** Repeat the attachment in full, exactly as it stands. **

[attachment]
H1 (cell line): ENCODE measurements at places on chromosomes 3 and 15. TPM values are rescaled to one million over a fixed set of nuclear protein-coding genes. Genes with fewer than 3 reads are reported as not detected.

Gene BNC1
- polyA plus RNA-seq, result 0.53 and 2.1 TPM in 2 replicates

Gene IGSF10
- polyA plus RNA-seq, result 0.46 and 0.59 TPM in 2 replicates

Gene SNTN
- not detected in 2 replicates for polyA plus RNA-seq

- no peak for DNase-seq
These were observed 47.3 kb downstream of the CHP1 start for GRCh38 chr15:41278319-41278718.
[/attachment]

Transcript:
H1 (cell line): ENCODE measurements at places on chromosomes 3 and 15. TPM values are rescaled to one million over a fixed set of nuclear protein-coding genes. Genes with fewer than 3 reads are reported as not detected.

Gene BNC1
- polyA plus RNA-seq, result 0.53 and 2.1 TPM in 2 replicates

Gene IGSF10
- polyA plus RNA-seq, result 0.46 and 0.59 TPM in 2 replicates

Gene SNTN
- not detected in 2 replicates for polyA plus RNA-seq

- no peak for DNase-seq
These were observed 47.3 kb downstream of the CHP1 start for GRCh38 chr15:41278319-41278718.